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Students makes global connections via Skype
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Students makes global connections via Skype

Cyberspace chats forge bonds between Millburn, Rishon kids

Staff Writer, New Jersey Jewish News

Students in the religious school at Congregation B’nai Israel in Millburn enjoy a video chat with Shiri Mass in Rishon Letzion on May 22. Photo by Johanna Ginsberg
Students in the religious school at Congregation B’nai Israel in Millburn enjoy a video chat with Shiri Mass in Rishon Letzion on May 22. Photo by Johanna Ginsberg

Students gathered around the screen in their Millburn classroom to have a conversation with Shiri Mass in Rishon Letzion.

“Is it hot there?” one asked. “How often do you get bomb attacks in the area where you live?” “What did you do for Yom Ha’atzmaut?” “What do you think of President Obama?”

As they peppered her with questions, Mass did her best to respond despite a poor connection that sometimes made following her comments difficult.

While some teachers are trying to get students away from screens, Janice Colmar, religious school director at Congregation B’nai Israel, delights in using their favorite medium to help her kids forge a connection with Israel.

“I don’t care so much what information they actually get from the conversation. This is more about the ‘coolness’ factor and connecting it all,” Colmar said in her office just after the Skype session had ended on May 22. Later that day, third-graders were also scheduled to chat with their teacher, Dina Leifert, who was participating in a Birthright Israel trip.

“The concept of calling Israel is cool,” agreed Miriam Engel, 11, of Millburn. But she added, “I think it all kind of depends on what kinds of questions are asked and what the answers are.”

What does she want to know? “I’d like to learn about people’s lives in Jerusalem — what it’s like in the capital. And then I’d like to have a comparison with other places — like Eilat and Tel Aviv — to see how people’s lives differ from one place to another.”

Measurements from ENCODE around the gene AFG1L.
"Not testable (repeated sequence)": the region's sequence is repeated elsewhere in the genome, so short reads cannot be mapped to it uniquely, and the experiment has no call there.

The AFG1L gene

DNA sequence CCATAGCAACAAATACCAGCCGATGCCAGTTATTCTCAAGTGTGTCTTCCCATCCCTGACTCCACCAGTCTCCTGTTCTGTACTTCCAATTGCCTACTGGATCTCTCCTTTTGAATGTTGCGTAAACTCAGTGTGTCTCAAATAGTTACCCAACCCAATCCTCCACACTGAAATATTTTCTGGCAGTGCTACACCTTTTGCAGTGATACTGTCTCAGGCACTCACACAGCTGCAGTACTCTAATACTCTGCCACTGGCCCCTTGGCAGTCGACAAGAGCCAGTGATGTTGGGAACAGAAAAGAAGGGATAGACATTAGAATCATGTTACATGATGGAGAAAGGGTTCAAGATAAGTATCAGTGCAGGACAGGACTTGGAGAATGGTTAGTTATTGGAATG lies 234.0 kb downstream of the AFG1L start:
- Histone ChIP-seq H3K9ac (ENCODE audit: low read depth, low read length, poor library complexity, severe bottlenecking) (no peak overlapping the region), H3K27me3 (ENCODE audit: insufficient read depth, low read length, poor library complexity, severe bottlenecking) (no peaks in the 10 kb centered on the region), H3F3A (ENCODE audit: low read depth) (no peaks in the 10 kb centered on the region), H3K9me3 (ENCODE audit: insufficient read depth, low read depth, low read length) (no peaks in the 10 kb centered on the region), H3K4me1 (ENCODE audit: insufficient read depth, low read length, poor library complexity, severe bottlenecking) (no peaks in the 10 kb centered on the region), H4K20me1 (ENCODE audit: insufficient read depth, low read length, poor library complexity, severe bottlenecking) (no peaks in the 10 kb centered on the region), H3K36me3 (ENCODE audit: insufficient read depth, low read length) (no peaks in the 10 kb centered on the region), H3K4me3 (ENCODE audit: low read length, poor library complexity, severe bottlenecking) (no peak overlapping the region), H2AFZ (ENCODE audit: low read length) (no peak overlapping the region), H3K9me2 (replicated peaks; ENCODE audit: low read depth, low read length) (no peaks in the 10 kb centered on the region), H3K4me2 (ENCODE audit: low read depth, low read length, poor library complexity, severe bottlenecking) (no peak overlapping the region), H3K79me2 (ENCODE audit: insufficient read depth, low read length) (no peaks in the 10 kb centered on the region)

Problems with the connection colored the experience for the students. “I’d want to continue doing this, but it would like it better if I could understand what she was saying,” said 11-year-old Alexis Ash of Short Hills.

And having some relationship with the person on the other end of the call also seemed to make a difference. Aaron Ehrlich of Springfield, 11, said he preferred a previous call in February, when Colmar herself was in Israel with a synagogue trip, speaking to the students from a coffee shop in Jerusalem. During that chat, she even showed the class members some of the tchotchkes she had picked up in Israel that would become prizes for student achievement. Ehrlich said, “That was cool because we could understand you better, and because you showed us the stuff you got there.”

Colmar giggled as she described herself disrupting the patrons of the shop as she yelled into her computer, until she invited everyone to say hello to her kids at B’nai Israel. “They loved it,” she exclaimed.

Colmar loves to play with technology herself and knows how to use it to capture her students’ attention. The school has produced a virtual yearbook this year for the seventh-grade class, an idea Colmar plans to take school-wide next year. Students regularly turn in study projects on flash drives.

Mass was familiar to families at the synagogue, having served there, from fall 2006 through spring 2007, as one of the “Rishonim,” young Israelis brought in as informal ambassadors under the auspices of the Legow Family Israel Program Center of United Jewish Communities of MetroWest NJ.

A third videochat was held in March featuring Emanuelle Moscobitz, who joined the synagogue trip to Israel in February as youth director.

Looking forward to next year, Colmar said she hopes to arrange chats with an Israeli soldier, and ultimately to expand the project to other religious school kids around the country.

“The goal is to connect with Jewish communities,” she said.

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